Memories and Painted Solace

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Slowly, he sloshed through the murk of acrylics and pencil marks.

Absent were the sounds of birds or crickets. Even the grass, rather than crunching beneath his feet, simply crumbled away. A trail of paint shards marked his path.

"Do you see anything?"

Canvas, he thought. Dusting away the trail he'd left exposed the off-colored, knitted textures he'd expected to find. Even as he pressed a hand to it, the material remained taut.

"…a painting."

"A work-in-progress."

He started walking again. Off in the distance, just within the range of his senses, was the sound of a stream.

He wasn't sure how long he'd been walking for. Long enough for the paint to soak into his pants and pattern a splotchy rainbow, maybe, but time lacked a means of measure. Above him was a sky locked in a stationary scene. It was bright, so bright that he'd hardly noticed when his hand drifted above his eyes just to secure some shade.

He didn't notice how pale his hand had become.

"Why here, exactly? You could have chosen anywhere else."

"Something about it is… Familiar, I suppose."

He turned his eyes to the ground below. The harsh, white sky was too much. Even with the shade of his hand. Besides, he found the sight to be calming. Vibrantly green, swaying grass.

"Even if you've never been here?"

It crumbled as he ran a hand along the collective blades.

"I've seen this place before."

"You haven't."

The sound of water, cascading down and bubbling along the edges, grew louder. Closer. He continued to follow it.

When he arrived, soaked to the bone in hues of green and yellow, he was met with a hollow rut.

He knelt beside it, running his hand along the empty canvas. Leaving a trail of blue where his fingers touched the emptiness.

It was only then that he saw how colorless his hand had become. How a rosy hue had faded to some shade of grey, and how the tips of his fingers appeared like an empty canvas.


"Still here, Sal."

Blue began to flow along the empty basin. A narrow trickle weaved its way through stones and channels in the canvas before others began to join it. Familiar eyes peered up at Sal from the stream, mirroring the way his pupils widened as a grey chip fell into the water.

He took a step back.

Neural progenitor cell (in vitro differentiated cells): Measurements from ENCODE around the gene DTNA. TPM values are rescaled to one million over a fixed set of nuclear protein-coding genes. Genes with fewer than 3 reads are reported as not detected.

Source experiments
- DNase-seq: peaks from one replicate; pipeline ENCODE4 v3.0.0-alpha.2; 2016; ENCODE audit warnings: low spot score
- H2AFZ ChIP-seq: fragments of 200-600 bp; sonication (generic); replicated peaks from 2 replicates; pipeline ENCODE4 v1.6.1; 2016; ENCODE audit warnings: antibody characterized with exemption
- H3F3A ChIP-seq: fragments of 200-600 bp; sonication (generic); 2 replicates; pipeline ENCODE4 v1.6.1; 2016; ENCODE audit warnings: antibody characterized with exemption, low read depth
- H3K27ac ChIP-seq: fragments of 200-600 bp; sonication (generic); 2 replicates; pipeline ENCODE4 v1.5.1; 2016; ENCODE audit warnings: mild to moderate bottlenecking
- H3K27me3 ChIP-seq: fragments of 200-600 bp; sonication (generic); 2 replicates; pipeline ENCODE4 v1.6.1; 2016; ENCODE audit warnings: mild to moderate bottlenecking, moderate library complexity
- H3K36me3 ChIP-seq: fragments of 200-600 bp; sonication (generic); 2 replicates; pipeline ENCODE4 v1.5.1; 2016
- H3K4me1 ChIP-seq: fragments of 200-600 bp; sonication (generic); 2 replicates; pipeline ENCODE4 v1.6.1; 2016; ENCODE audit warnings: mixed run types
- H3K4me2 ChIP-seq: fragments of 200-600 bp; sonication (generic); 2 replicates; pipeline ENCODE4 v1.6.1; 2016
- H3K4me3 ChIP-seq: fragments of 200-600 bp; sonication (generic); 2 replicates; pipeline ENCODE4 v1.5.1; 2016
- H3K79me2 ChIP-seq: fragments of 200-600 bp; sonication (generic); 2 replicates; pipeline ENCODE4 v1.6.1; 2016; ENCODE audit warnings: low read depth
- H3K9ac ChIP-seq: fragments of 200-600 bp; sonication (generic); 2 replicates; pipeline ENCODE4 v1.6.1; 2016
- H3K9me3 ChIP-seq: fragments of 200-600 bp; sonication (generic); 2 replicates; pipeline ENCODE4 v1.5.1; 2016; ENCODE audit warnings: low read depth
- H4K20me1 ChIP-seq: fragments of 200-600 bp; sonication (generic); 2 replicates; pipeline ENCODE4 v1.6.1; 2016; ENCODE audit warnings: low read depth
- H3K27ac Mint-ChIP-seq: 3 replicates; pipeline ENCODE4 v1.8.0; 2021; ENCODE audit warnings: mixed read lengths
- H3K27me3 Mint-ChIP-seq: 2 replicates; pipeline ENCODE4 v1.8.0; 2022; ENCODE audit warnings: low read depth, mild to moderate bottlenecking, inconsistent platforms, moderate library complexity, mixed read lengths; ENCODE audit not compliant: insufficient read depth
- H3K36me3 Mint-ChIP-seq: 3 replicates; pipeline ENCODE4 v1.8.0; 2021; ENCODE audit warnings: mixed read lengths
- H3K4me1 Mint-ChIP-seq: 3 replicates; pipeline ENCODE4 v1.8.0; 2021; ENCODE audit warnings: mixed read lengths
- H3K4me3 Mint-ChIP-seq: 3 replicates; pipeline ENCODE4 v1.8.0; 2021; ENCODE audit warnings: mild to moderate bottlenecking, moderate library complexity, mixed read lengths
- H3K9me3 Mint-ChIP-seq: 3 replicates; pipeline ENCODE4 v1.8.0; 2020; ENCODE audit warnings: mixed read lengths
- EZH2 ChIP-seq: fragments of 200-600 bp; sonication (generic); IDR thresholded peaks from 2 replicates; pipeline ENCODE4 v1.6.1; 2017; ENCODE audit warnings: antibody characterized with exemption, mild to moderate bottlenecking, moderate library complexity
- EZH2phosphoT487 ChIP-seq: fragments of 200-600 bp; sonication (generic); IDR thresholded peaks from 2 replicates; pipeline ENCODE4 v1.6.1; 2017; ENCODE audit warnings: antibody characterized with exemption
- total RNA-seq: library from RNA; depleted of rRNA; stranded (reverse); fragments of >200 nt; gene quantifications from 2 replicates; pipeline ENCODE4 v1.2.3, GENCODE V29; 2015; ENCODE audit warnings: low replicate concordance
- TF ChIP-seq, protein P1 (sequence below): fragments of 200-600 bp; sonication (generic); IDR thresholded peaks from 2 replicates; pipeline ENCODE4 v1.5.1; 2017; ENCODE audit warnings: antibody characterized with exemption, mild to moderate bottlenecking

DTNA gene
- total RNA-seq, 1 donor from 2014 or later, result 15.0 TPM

"You said I've never been here before."

"Because you haven't."

"How are you so sure?"


The grass continued to sway, but the blades began to change. Once narrow and straight, they started to curl around Sal's ankles. His touch no longer broke them, and when he reached down to weave his fingers through the blades, he felt someone else's thumb brush against his.

More chips began to fall, carried away by the bubbling stream. Those eyes remained in the water, no matter how far back he stepped.

One. Two. Three. Every time he blinked, he saw another pair join in the blue.

"The painting wasn't finished."

"…the sky was white."

"And the stream was dry."

When he tried to look up, the sun smiled down at him. He lifted a hand to shade his eyes, but there was nothing to raise. There was nothing to block the brilliant blue sky.

A million eyes watched as Sal crumbled to the ground.

He felt nothing as he laid along the grass, because he had nothing to feel with. He blinked with eyes he no longer had, and tried to cry with a voice that remained silent.


"…I don't want to finish this painting…"


"…help me…"


♩ - Salem?! ♫


There was a pressure where his shoulder should have been.

There was a moment where the sky was no longer bright.




He opened his eyes and saw nothing but the almost toxic green shade of his friend's shirt.

…and he screamed.

He screamed until his tears soaked through the fabric and his throat felt as though he'd swallowed a handful of thumbtacks. His friend started, "hey - it's okay - Salem -"

"That stupid - stupid fucking painting-"1

"- again?"

"How do you deal with that stupid thing?!"

His friend said nothing.

They just sat there, keeping hold of Salem until the fear came to pass.

…that waking moment was all he could ask for.

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